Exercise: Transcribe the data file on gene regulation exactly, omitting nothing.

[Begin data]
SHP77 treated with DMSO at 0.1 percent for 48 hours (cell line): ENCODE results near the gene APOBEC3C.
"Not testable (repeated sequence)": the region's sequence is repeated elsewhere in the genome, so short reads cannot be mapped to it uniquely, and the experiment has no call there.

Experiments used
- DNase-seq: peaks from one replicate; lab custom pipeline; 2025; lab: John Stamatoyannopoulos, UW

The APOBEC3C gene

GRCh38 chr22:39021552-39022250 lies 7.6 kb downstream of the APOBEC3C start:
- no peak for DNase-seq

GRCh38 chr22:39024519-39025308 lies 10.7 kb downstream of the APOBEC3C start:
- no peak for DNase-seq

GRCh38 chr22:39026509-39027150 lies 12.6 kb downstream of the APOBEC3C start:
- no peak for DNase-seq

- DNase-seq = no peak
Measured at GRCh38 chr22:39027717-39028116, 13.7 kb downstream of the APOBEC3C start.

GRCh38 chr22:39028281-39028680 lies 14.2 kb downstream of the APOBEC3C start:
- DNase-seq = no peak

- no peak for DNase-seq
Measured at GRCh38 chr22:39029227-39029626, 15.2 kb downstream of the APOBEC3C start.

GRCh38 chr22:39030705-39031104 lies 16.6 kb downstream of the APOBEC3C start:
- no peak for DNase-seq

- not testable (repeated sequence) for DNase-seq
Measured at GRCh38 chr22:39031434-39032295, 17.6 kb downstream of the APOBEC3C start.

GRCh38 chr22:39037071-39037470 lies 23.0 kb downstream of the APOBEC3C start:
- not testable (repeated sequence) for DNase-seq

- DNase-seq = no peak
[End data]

SHP77 treated with DMSO at 0.1 percent for 48 hours (cell line): ENCODE results near the gene APOBEC3C.
"Not testable (repeated sequence)": the region's sequence is repeated elsewhere in the genome, so short reads cannot be mapped to it uniquely, and the experiment has no call there.

Experiments used
- DNase-seq: peaks from one replicate; lab custom pipeline; 2025; lab: John Stamatoyannopoulos, UW

The APOBEC3C gene

GRCh38 chr22:39021552-39022250 lies 7.6 kb downstream of the APOBEC3C start:
- no peak for DNase-seq

GRCh38 chr22:39024519-39025308 lies 10.7 kb downstream of the APOBEC3C start:
- no peak for DNase-seq

GRCh38 chr22:39026509-39027150 lies 12.6 kb downstream of the APOBEC3C start:
- no peak for DNase-seq

- DNase-seq = no peak
Measured at GRCh38 chr22:39027717-39028116, 13.7 kb downstream of the APOBEC3C start.

GRCh38 chr22:39028281-39028680 lies 14.2 kb downstream of the APOBEC3C start:
- DNase-seq = no peak

- no peak for DNase-seq
Measured at GRCh38 chr22:39029227-39029626, 15.2 kb downstream of the APOBEC3C start.

GRCh38 chr22:39030705-39031104 lies 16.6 kb downstream of the APOBEC3C start:
- no peak for DNase-seq

- not testable (repeated sequence) for DNase-seq
Measured at GRCh38 chr22:39031434-39032295, 17.6 kb downstream of the APOBEC3C start.

GRCh38 chr22:39037071-39037470 lies 23.0 kb downstream of the APOBEC3C start:
- not testable (repeated sequence) for DNase-seq

- DNase-seq = no peak